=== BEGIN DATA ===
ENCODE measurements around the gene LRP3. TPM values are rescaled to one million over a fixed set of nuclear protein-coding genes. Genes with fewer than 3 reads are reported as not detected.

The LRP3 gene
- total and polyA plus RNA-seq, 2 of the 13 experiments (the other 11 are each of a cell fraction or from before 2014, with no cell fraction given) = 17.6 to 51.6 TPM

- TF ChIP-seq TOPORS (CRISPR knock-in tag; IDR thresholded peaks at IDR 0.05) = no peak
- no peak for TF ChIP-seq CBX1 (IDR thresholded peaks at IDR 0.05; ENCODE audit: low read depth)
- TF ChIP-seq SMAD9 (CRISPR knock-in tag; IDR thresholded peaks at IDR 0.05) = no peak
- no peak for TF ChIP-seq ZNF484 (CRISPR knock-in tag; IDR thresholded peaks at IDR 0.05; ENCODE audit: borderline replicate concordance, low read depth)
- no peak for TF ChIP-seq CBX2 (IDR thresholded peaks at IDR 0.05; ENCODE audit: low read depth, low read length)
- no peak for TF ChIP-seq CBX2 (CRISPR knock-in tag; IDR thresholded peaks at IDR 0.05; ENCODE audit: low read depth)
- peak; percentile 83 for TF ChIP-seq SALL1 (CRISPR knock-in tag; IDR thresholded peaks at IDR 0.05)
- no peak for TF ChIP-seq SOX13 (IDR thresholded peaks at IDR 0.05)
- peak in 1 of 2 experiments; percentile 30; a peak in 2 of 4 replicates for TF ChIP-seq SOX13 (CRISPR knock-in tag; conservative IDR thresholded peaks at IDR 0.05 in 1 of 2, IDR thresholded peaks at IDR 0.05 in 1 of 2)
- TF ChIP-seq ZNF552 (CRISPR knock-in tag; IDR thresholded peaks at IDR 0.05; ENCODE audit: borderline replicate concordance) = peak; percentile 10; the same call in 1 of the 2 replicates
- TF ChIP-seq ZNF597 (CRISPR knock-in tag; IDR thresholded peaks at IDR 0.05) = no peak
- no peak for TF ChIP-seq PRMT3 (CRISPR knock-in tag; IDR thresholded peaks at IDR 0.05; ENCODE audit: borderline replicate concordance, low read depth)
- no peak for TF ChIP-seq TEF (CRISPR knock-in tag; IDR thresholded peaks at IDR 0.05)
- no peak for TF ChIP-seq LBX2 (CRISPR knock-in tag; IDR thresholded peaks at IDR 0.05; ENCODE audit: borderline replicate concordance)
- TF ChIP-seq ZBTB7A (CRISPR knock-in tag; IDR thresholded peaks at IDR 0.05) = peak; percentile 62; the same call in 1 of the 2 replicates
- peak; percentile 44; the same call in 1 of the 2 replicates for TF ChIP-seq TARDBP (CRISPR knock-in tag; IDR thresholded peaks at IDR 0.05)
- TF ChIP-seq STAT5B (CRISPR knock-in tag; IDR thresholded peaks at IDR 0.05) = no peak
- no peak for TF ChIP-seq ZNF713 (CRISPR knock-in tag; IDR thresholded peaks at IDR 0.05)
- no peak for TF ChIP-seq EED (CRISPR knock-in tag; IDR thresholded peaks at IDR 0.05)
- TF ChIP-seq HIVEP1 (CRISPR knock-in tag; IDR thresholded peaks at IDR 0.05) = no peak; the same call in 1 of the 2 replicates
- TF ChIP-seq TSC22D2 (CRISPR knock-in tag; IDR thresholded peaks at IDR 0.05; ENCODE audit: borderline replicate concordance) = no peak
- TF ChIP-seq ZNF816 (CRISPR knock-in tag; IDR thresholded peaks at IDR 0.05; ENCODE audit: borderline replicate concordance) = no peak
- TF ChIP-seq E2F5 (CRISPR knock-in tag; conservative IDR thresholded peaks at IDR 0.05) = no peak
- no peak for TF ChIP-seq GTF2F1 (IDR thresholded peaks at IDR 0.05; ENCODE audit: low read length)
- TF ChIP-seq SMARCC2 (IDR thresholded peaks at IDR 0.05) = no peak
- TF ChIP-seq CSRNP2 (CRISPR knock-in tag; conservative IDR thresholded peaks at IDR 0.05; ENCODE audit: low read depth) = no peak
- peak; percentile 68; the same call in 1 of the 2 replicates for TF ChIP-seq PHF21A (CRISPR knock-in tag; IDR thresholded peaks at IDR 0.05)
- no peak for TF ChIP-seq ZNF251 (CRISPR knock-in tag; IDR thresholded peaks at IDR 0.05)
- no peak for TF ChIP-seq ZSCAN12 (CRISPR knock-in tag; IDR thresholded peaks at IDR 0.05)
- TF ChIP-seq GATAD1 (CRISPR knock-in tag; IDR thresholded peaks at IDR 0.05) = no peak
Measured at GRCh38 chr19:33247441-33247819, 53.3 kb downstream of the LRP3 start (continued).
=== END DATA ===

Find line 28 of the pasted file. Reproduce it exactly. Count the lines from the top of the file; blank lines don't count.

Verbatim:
- TF ChIP-seq SMARCC2 (IDR thresholded peaks at IDR 0.05) = no peak